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Median Income Is Up: Here’s What to Do With That Extra Money

Sept. 15, 2016
401(k), Investing, IRA, Retirement Planning
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You may have gotten richer last year, at least according to the Census Bureau.

The bureau dropped the good news this week, announcing that median household income ticked up 5.2%, or $2,800, between 2014 and 2015, the first annual increase since 2007 — also known as before the recession.

The increase did little to close the gender and racial income gaps, but jumps were seen across nearly all races and income levels. The lowest-income households saw the biggest percentage gain — 7.9%.

If you’re finally feeling the economic recovery trickling into your wallet, here’s what you should do with the extra cash.

Get all your employer matching dollars

Close to 60% of workers have access to a company retirement plan, according to the Pew Charitable Trusts. The vast majority of employers that offer a plan also match at least a portion of contributions, yet at least one report suggests as few as one-quarter of employees contribute enough to earn the full match.

If you’re in the camp that is forgoing free money, this jump in income is a chance to right that wrong. Increase your 401(k) contribution to at least the level your company matches — commonly half or all of your contributions, up to a limit of between 3% and 6% of your salary.

» MORE: Know your 401(k) contribution limits

Start an emergency fund

No, money doesn’t buy happiness. But you likely don’t need research — though it does exist — to tell you that having cash in the bank makes you feel just a wee bit better about life, especially when your car inspection turns into new tires or your teenager’s bad aim sends a baseball through the kitchen window.

Enter an emergency cushion, which doesn’t have to be overstuffed. Most experts recommend three to six months’ worth of living expenses. That’s an admirable goal but an unlikely reality for most people, even in light of this rosy census report. Still, if you can get $500 in the bank now, you can slowly add to that over time.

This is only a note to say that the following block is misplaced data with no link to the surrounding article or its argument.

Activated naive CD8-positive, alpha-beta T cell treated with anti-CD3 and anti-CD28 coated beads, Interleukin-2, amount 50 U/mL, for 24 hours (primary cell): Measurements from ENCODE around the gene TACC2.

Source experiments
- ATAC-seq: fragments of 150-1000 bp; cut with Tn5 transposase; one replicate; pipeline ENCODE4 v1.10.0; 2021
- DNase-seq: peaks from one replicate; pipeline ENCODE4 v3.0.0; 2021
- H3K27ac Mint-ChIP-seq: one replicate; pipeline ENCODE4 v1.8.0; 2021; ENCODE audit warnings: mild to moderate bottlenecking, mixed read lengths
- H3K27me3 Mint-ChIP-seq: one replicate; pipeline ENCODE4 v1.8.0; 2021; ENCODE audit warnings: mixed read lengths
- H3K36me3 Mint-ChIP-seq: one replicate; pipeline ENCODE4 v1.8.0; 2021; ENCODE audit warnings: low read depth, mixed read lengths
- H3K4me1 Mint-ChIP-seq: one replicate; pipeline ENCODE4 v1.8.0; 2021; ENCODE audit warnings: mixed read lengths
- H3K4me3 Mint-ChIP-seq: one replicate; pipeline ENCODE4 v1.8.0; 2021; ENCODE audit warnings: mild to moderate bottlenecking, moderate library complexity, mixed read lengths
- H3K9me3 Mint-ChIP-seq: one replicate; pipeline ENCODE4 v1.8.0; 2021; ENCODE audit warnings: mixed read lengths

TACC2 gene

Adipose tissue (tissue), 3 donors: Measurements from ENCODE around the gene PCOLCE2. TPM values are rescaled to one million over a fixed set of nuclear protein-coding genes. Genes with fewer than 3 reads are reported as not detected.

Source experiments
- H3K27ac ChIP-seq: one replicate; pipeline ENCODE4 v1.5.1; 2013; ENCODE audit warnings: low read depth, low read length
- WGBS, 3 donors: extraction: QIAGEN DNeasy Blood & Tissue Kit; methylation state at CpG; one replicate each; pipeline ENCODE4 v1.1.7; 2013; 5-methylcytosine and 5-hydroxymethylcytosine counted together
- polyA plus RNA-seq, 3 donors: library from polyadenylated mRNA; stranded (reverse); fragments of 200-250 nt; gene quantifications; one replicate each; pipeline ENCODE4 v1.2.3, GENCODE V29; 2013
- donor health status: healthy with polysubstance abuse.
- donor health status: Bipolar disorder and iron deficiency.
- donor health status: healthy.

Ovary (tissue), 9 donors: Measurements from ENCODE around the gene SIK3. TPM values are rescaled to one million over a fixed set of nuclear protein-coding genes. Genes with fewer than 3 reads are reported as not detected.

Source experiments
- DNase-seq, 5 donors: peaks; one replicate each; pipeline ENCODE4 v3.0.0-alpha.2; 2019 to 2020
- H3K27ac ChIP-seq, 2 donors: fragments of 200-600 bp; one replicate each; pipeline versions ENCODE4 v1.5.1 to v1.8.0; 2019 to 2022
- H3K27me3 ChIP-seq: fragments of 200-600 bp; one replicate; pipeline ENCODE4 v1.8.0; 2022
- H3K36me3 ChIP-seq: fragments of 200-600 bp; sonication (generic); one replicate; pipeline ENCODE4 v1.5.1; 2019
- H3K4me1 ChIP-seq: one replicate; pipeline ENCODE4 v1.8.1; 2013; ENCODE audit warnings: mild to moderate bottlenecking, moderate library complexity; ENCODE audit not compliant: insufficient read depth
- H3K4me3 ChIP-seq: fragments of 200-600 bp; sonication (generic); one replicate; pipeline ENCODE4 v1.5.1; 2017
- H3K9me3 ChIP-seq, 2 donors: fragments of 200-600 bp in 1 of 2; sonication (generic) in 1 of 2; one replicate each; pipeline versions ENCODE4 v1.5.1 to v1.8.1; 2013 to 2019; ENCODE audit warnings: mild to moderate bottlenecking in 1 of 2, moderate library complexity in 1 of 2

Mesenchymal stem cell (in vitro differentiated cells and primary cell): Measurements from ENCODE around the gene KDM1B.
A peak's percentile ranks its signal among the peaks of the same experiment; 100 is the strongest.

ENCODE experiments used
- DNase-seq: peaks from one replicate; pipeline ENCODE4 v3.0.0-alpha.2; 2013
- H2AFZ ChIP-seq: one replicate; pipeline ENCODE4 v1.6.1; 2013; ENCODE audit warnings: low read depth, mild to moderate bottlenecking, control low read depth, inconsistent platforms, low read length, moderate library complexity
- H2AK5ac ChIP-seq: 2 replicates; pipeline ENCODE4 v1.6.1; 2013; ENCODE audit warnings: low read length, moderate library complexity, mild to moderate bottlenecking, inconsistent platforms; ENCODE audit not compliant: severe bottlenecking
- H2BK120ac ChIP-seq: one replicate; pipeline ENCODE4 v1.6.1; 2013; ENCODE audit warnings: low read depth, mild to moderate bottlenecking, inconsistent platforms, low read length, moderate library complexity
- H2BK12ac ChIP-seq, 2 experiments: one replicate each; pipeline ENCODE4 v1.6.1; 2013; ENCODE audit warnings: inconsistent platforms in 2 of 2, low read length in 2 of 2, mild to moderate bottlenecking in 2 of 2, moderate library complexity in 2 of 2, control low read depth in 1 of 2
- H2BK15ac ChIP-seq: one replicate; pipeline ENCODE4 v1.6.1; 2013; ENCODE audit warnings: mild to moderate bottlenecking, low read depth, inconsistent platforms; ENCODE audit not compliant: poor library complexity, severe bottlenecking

Open an IRA

If you don’t have a 401(k) or you’ve already earned the match in your plan, an IRA is the next best home for your retirement dollars. You can contribute up to $5,500 to an IRA in 2016. So if your income last year increased in line with the census median, that extra $2,800 puts you more than halfway there. If you’re 50 or older, you get to contribute an extra $1,000 as a catch-up measure.

You’ll need to decide between a traditional and a Roth IRA. The main difference is in the tax treatment. A traditional IRA earns you an immediate deduction on contributions, but you’ll be taxed on distributions in retirement. Conversely, there’s no deduction on contributions to a Roth, but you can pull out the money — including investment earnings — tax-free in retirement. That makes the Roth a crowd favorite, though it’s for a certain crowd: It has eligibility requirements based on income.

You can open a traditional IRA or a Roth IRA at any brokerage, but choose one with an initial deposit minimum you can meet; several brokers require no minimum. Then look for investments that allow you to start small, like commission-free exchange-traded funds, which track a chunk of the stock market. You can buy a small piece of many investments in a single transaction, then put together a few ETFs for a diversified portfolio.

» MORE: How and where to open an IRA

Pay off high-interest debt

There are two ways to earn a guaranteed return on your investment: That 401(k) match is one, and wiping out debt is the other. When you pay off debt, you’re earning a “return” that is equal to the interest rate you no longer have to pay — plus there’s peace of mind that is pretty priceless.

If that return is higher than you could reasonably earn by investing, it makes sense to prioritize paying off debt after you’ve earned your 401(k) match. Payday loans, title loans, personal loans and credit cards often fall into this high-interest category, but a good benchmark is 6% to 7%. If the debt’s interest rate is higher than that, you want to consider wiping it out.

Then watch your back, because debt is a lot like that friend who shows up when things are flush: It tends to rise as income does.

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Arielle O’Shea is a staff writer at NerdWallet, a personal finance website. Email: [email protected]. Twitter: @arioshea.